Chapter-a-Day Leviticus 4

He is then to take some of the bull’s blood, bring it into the Tent of Meeting, dip his finger in the blood, and sprinkle some of it seven times before God, before the curtain of the Sanctuary. He is to smear some of the blood on the horns of the Altar of Fragrant Incense before God which is in the Tent of Meeting. He is to pour the rest of the bull’s blood out at the base of the Altar of Whole-Burnt-Offering at the entrance of the Tent of Meeting. Leviticus 4:5-7 (MSG)

Let’s face it, reading through all of the prescribed sacrifices in the book of Leviticus is a very bloody affair. I have to keep in mind that in all of this blood-letting there is a core spiritual teaching that is central to understanding who Jesus is, why Jesus came, and what Jesus did.

When Adam and Eve disobeyed God, God’s message tells us that sin entered the world. Every one of us, at one time or another, has willfully chosen to do what we knew was wrong. That’s sin. As we learned the other day, that willful disobedience is like yeast which taints the whole loaf. We may be good much of the time, but the fact that we sin at all (sometimes even without knowing it) seperates us from God, who is holy.

How do we, divorced from relationship with God by our own sin, get back into relationship with God? That is the ultimate question, and the ultimate story God authors in the Bible from beginning to end.

God’s message tells us that the penalty of sin is death. Therefore, the penalty must be paid in order for relationship between human beings and God to be reunited. Without the shedding of blood, there is no payment for sin. What we are reading in Leviticus is a methodical (and very burdensome) prescription for payment. The sacrificial lamb atones for the sins of the person sacrificing it. It is a brutal and bloody affair designed to address an eternally serious matter.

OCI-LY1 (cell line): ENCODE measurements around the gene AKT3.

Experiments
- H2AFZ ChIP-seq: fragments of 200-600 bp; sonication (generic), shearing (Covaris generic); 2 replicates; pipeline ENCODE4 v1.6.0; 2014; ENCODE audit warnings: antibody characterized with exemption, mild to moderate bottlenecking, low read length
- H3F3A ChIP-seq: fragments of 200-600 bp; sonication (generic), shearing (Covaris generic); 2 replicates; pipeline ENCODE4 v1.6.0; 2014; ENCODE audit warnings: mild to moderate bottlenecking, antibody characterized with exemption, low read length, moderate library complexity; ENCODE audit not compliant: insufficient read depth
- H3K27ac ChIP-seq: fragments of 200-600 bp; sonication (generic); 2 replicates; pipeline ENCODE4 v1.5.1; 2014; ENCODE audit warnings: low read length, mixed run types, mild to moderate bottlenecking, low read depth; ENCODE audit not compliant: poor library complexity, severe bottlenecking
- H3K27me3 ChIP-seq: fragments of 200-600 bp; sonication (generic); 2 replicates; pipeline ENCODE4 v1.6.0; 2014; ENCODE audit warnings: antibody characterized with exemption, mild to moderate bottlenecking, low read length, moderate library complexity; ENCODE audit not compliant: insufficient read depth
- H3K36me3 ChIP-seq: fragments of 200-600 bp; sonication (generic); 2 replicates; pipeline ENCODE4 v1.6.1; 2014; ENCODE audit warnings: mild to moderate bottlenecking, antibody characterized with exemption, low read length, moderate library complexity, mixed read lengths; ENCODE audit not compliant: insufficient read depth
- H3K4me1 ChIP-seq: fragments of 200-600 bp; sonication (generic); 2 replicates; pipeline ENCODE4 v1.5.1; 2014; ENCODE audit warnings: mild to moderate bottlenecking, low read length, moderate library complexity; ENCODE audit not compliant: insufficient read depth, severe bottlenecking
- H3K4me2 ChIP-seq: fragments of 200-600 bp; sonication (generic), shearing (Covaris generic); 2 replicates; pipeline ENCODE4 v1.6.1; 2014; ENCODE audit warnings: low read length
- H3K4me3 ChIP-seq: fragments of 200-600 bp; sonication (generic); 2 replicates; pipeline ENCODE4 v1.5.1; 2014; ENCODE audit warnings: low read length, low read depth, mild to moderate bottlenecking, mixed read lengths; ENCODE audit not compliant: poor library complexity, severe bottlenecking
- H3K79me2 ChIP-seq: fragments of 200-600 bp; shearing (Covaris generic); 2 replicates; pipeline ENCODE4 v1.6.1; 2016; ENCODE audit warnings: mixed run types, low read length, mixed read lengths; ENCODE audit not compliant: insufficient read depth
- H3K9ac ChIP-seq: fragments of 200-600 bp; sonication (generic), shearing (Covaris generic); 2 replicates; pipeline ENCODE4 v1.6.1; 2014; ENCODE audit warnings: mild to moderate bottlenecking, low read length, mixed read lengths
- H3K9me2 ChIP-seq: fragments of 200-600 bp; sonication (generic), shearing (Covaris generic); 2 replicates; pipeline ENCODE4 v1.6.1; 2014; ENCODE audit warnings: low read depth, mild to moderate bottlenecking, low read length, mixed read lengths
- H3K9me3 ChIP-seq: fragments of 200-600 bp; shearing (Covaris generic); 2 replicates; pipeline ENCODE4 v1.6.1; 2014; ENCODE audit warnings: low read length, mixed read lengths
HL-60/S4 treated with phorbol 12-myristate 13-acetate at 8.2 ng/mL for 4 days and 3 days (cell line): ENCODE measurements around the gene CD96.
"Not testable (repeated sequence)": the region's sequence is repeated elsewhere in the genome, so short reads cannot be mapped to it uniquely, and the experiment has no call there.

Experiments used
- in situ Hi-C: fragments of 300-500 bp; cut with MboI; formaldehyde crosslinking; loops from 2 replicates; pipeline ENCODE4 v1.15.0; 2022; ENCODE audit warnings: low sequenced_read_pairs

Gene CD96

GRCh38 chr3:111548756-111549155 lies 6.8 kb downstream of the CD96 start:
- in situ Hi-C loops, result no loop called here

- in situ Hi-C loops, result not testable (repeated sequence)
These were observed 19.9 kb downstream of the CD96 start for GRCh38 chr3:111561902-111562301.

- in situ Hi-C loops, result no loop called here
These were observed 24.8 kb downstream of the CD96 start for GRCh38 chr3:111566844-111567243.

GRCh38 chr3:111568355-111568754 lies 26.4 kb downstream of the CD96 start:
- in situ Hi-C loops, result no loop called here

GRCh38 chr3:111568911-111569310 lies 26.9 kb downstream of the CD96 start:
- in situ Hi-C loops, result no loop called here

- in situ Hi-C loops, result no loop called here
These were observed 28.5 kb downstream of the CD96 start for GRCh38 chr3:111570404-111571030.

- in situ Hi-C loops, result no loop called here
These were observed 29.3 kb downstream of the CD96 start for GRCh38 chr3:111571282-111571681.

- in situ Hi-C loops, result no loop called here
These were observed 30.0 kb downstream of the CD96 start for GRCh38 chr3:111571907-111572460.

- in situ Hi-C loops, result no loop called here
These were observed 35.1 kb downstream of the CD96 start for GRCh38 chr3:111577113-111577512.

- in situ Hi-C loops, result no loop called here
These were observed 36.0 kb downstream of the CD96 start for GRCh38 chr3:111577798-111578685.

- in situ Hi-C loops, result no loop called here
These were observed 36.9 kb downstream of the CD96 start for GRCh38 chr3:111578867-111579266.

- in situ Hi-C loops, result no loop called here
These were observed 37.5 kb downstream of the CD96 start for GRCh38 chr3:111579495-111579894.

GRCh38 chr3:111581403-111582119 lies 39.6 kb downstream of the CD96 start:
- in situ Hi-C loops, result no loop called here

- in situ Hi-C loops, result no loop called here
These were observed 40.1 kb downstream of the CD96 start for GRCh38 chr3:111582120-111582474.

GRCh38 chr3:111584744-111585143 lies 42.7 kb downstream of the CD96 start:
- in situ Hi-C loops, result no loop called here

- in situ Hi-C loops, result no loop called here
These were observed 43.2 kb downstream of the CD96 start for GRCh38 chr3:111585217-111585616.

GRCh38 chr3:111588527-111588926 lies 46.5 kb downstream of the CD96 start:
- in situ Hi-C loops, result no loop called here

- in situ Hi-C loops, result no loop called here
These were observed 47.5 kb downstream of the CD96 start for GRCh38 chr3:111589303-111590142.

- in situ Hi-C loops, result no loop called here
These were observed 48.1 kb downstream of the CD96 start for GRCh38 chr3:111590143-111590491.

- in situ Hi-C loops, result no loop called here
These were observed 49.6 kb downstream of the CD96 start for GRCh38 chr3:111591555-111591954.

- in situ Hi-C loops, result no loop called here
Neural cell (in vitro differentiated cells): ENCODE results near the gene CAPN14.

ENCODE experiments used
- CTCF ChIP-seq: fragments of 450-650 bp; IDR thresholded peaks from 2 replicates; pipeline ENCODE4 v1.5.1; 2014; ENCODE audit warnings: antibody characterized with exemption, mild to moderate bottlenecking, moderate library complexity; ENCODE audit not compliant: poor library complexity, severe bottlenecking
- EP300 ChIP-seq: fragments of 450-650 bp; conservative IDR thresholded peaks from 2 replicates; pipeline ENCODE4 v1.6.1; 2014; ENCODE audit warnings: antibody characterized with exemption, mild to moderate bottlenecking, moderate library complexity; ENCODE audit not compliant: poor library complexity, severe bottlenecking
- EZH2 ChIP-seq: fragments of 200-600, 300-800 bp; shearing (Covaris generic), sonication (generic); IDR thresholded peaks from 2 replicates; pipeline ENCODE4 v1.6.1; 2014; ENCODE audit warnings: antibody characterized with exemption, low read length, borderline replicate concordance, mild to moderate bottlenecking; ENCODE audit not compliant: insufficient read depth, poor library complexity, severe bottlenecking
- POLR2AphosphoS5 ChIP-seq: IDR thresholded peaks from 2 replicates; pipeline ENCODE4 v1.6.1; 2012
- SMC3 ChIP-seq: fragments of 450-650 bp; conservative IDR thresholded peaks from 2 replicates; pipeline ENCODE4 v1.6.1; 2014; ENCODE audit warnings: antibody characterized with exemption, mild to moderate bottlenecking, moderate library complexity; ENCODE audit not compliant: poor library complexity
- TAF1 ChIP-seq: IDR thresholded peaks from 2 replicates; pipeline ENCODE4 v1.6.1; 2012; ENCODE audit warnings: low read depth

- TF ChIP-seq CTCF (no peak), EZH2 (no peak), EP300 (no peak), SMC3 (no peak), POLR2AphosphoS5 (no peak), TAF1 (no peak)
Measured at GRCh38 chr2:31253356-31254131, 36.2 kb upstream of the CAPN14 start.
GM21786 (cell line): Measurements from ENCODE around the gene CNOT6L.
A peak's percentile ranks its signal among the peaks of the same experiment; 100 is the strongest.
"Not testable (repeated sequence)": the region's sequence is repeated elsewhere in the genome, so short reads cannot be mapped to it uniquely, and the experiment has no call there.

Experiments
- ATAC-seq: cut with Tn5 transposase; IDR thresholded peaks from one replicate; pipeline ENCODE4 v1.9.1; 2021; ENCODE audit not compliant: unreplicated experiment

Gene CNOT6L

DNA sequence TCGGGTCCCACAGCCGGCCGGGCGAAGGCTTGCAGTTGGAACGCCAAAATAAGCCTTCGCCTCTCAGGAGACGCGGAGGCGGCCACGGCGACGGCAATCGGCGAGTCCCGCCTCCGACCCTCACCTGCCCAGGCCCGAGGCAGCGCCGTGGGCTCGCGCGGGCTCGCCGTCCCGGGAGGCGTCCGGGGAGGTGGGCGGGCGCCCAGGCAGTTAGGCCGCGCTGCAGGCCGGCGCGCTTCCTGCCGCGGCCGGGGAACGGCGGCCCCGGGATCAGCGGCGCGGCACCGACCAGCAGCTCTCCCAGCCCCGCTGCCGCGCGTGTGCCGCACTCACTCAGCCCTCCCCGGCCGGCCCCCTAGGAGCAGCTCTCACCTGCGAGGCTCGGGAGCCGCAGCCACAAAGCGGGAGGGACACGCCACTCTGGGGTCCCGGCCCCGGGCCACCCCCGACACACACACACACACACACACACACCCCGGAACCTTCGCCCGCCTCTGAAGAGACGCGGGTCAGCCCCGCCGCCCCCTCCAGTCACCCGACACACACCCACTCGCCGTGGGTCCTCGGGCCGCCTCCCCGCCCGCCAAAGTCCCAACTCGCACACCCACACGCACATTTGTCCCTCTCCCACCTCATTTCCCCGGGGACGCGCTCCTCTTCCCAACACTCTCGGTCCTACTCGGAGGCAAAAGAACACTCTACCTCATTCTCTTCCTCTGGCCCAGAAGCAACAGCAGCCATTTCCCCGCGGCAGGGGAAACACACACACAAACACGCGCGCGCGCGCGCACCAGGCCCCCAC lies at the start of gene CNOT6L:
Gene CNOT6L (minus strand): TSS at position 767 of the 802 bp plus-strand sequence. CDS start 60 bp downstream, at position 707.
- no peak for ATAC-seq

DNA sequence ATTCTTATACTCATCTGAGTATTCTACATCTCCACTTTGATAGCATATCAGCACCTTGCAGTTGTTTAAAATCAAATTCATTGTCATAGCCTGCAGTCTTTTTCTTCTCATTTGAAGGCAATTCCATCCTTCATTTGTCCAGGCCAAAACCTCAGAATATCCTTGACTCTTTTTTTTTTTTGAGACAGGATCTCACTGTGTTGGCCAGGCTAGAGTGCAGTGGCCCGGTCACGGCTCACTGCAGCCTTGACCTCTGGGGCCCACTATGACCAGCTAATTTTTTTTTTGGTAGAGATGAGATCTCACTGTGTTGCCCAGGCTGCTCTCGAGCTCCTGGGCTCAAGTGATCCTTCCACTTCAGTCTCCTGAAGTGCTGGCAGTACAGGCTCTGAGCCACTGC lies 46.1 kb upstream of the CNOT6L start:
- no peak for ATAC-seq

When Jesus came, He came on a mission. He was God’s son, sent to be the lamb without defect sacrificed for the sins of the entire human race. His death on a cross was a brutal, bloody affair designed to pay the ultimate penalty for sin once and for all:

The old plan was only a hint of the good things in the new plan. Since that old “law plan” wasn’t complete in itself, it couldn’t complete those who followed it. No matter how many sacrifices were offered year after year, they never added up to a complete solution. If they had, the worshipers would have gone merrily on their way, no longer dragged down by their sins. But instead of removing awareness of sin, when those animal sacrifices were repeated over and over they actually heightened awareness and guilt. The plain fact is that bull and goat blood can’t get rid of sin. That is what is meant by this prophecy, put in the mouth of Christ: You don’t want sacrifices and offerings year after year; you’ve prepared a body for me for a sacrifice. It’s not fragrance and smoke from the altar that whet your appetite. So I said, “I’m here to do it your way, O God, the way it’s described in your Book.” When he said, “You don’t want sacrifices and offerings,” he was referring to practices according to the old plan. When he added, “I’m here to do it your way,” he set aside the first in order to enact the new plan—God’s way—by which we are made fit for God by the once-for-all sacrifice of Jesus. Hebrews 10:1-10 (MSG)

All of these bloody sacrifices accomplish two things. First, they reminded us of how impossible it was, and is, to completely atone for sin by ourselves. Nothing we do, in and of ourselves, can atone for sin and please God. I can’t imagine trying to manage this web of offerings and sacrifices on an on going basis. Second, the sacrifices of Leviticus foreshadow the ultimate plan, which was for God to make the ultimate sacrifice for sin on our behalf.

Understanding the sacrificial system of Leviticus, I gain a much greater appreciation of what we celebrate on Good Friday.

Creative Commons photo courtesy of Flickr and joshuamellin

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